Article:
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Monty Hauls & Munchkins

Some FAQs from the D&D newsgroup:

G8: Who's this "Monty Haul" character I keep hearing about?

Monty Hall was the host of the 60's & 70's, and 90's American game show Let's Make a Deal. People would dress up in silly costumes, then get chosen out of the crowd to play the game. Monty would give the lucky contestant a handful of money, then talk them into trading the money for whatever was behind door number one, door number two, door number three, or what was in the box, or they could just keep the money. Each time they traded, he would give them another choice. After they decided to stick with a choice, Monty revealed what had been won. Prizes could be anything, good or bad, such as money, cars, jewelry, a years supply of auto wax, goats, inner tubes, exotic vacations, a pound of confetti, etc. Gary Gygax named the style of play where game masters hid treasures behind some doors, monsters behind others and then let the players choose their fate "Monty Haul" gaming, making a pun on the game show host's name.
The term has come to be used to refer to sessions where game masters encourage munchkin players; basically any game can be considered a Monty Haul game where the game master sets up unfathomable amounts of treasure and earth-shattering magic items guarded by weak and wimpy monsters, thus giving enormous amounts of power to beginning-level characters.

G9: What is "munchkinism?" What does the Wizard of Oz have to do with *D&D?

Munchkinism is often confused with Monty Haul gaming in that both involve incredibly high power levels with a minimum of risk involved. However, where Monty Haul is usually the fault of the GM, munchkinism is usually the demesne of players, although one can encourage the other. Munchkin players often view the game as a contest which can be won, and done with a minimum of struggle and uncertainty. The player is winning when he defeats everything the DM throws at the character, and does it without breaking a sweat. Thus, having a character who can deal out large amounts of damage every round is more pleasurable, as it gives the player a better chance of "winning." Some DM's foster this "them vs. me" type of atmosphere (especially Monty Haul DM's), but it is usually not the DM's fault. Well, it somewhat is, as the DM has to allow the character in the first place, but it is the player who has the real problem here.
Munchkin characters are created by "min/maxing," or rather, "rules rape," wherein the player finds any and all advantages the rules (and especially any loopholes contained therein) allow the character, with few, if any drawbacks. They are also outfitted with the equivalent magic items of an entire party of many, many more levels of experience. Such characters tend to be ultra-powerful, and can destroy whole armies in one round. Any such character choices are made solely from a power-level standpoint, and not from a role-playing point of view.

This is not to say that all "power gaming" is munchkin and bad, as it is possible and common for a group to decide to run a campaign with incredibly high amounts of power, yet have it contain just as much challenge and roleplaying as any other campaign. The enemies are usually as well equipped as the players, and are played extremely intelligently, to boot. With this kind of game, there is actually some question as to whether or not any or all of the characters could survive a given encounter, but the point is not basic survival, but a balance of power and role-playing. Characters also tend to have character flaws of some sort which balance out the power level in some meaningful role-playing-based way. In addition, most of the characters in a "power game" environment actually have to work (and role-play) for each and every powerful item they gain, instead of turning into a walking magic shop when "my two rich uncles just willed all of their magic items to me," or some such. A stress is put on role-playing, so that the game isn't just all "power" and no "game." However, it is easy to fall into the trap of treating such a game like an arcade game--blast all the baddies into oblivion and you win! It is at that point, when the power, and not role-playing, is all that matters that a power game becomes munchikinish. Munchkin characters usually come to light when a player wishes to bring in a favorite character who was "allowed" in a previous GM's campaign, one with the maximum ability scores, proficiencies, abilities, and enough magic and special items to take out both Death Stars simultaneously from across the galaxy.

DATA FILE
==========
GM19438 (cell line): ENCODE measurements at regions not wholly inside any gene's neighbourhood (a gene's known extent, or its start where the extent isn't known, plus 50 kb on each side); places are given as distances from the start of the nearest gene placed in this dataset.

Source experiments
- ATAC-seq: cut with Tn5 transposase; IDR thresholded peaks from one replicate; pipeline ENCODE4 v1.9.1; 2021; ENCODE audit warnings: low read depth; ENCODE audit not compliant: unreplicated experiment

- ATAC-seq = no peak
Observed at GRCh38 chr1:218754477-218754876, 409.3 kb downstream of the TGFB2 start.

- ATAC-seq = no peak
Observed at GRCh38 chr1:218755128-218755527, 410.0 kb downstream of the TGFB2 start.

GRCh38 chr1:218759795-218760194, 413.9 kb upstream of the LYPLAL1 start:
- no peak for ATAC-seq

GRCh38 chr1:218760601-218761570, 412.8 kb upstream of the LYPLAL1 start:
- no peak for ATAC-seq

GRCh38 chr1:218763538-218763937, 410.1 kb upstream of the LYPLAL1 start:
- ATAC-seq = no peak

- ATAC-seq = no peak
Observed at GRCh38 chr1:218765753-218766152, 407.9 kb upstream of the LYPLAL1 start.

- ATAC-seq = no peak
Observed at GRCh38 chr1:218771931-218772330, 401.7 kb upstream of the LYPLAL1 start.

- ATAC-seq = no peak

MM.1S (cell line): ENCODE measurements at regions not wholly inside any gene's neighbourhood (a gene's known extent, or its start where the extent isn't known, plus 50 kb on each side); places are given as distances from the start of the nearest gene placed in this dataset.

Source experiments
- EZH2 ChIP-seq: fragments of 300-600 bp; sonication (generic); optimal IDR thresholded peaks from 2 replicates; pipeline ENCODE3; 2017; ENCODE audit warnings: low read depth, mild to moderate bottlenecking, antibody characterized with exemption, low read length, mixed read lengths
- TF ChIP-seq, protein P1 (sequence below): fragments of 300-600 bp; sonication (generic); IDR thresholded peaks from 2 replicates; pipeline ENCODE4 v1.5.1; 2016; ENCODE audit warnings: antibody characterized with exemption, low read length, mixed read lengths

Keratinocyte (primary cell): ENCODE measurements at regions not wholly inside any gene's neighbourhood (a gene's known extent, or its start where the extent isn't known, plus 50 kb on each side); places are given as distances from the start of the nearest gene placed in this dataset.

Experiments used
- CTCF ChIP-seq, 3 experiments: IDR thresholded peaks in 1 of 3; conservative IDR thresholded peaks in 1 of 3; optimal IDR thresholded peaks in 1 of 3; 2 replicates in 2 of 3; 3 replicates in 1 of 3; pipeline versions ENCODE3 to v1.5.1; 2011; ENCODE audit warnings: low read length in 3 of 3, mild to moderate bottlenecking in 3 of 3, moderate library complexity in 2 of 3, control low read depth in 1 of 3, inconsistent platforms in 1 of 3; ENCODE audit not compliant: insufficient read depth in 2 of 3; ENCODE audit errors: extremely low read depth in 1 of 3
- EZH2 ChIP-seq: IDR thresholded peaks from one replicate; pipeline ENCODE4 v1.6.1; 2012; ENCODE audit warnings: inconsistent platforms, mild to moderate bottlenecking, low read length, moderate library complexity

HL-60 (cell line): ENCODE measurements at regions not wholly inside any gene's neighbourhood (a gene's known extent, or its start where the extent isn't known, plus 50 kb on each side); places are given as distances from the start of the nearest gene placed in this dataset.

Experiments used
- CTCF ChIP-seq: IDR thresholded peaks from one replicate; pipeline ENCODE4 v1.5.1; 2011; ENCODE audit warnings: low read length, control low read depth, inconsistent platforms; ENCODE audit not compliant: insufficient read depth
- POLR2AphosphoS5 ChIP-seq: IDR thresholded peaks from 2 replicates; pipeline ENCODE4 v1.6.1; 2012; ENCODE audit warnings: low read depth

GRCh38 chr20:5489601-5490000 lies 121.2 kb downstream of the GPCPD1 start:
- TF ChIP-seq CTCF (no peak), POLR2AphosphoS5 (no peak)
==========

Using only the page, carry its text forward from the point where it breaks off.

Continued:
No one seems to know exactly how such characters have come to be identified with the tiny folk from L. Frank Baum's books, but it probably has something to do with the sheer annoyance factor such characters exude. Another theory is that, since it seems that most munchkin players are the younger set of players, say pre-teens and down, that someone's term for people younger than themselves morphed into a term for the type of players described above, and has since changed meaning to also include the characters created by such players.

By fnord12 | December 11, 2006, 5:08 PM | D&D


I've never heard the term Munchkin in reference to regular PNP RPGs, but it could have something to do with the card game of the same name:


(although it could be the card game was named after the D&D syndrome, rather than vice versa)

Yeah, munchkin is an *old* term, but that game is definitely riffing on the same phenomenon. looks like a fun game, actually. ;-)

Yeah, I've been mulling over picking it up to see how it works out. From what I've heard it's basically all about backstabbing your friends, which is always good ;).